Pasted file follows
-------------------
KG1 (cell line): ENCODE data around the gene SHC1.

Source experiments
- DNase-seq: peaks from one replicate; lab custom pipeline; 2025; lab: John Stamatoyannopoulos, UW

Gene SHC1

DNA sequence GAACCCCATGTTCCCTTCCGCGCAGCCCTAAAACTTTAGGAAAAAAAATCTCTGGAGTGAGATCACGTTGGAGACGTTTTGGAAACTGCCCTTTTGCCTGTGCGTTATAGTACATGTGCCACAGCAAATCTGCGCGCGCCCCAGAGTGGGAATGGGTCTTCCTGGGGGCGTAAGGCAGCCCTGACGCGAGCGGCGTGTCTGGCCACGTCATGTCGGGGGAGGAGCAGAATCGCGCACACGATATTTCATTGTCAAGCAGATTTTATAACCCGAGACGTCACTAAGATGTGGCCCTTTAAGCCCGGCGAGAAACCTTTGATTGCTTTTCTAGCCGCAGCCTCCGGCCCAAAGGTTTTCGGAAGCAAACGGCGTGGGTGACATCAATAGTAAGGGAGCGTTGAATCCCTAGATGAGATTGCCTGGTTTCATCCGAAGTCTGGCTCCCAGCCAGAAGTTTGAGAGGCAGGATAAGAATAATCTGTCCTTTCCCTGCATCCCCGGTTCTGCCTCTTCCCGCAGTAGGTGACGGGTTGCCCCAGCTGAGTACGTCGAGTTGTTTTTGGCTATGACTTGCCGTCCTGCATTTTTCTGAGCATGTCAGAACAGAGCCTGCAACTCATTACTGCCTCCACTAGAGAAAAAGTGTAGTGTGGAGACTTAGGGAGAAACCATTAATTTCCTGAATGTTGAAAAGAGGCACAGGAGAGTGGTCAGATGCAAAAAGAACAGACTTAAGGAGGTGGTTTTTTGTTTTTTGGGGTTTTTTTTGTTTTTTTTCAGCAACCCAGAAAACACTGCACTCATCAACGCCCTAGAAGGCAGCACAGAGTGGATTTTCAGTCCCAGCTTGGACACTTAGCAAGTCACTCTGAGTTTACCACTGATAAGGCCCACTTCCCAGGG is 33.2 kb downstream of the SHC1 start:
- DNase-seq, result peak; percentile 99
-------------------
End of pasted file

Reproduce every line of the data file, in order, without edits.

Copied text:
KG1 (cell line): ENCODE data around the gene SHC1.

Source experiments
- DNase-seq: peaks from one replicate; lab custom pipeline; 2025; lab: John Stamatoyannopoulos, UW

Gene SHC1

DNA sequence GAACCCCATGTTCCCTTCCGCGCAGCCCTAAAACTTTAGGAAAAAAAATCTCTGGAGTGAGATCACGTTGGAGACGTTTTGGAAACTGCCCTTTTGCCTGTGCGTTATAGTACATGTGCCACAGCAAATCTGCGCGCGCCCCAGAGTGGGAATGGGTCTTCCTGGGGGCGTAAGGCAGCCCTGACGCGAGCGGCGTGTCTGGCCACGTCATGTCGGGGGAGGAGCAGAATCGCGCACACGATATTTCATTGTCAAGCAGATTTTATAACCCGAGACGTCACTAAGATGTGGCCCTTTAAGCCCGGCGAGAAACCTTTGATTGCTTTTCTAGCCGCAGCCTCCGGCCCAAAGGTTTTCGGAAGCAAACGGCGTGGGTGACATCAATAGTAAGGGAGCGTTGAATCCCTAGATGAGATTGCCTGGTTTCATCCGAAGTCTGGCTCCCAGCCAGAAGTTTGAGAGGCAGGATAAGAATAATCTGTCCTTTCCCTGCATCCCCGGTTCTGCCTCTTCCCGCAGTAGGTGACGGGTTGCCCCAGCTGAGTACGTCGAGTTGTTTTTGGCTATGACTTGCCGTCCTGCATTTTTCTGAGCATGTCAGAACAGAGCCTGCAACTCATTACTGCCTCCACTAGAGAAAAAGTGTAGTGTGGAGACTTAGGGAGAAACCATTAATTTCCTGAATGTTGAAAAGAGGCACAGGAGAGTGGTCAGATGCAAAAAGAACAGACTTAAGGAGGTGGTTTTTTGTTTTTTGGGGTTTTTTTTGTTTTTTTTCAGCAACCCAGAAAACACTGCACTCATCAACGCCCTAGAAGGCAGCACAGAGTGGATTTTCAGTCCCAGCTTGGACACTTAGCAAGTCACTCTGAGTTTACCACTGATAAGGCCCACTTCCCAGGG is 33.2 kb downstream of the SHC1 start:
- DNase-seq, result peak; percentile 99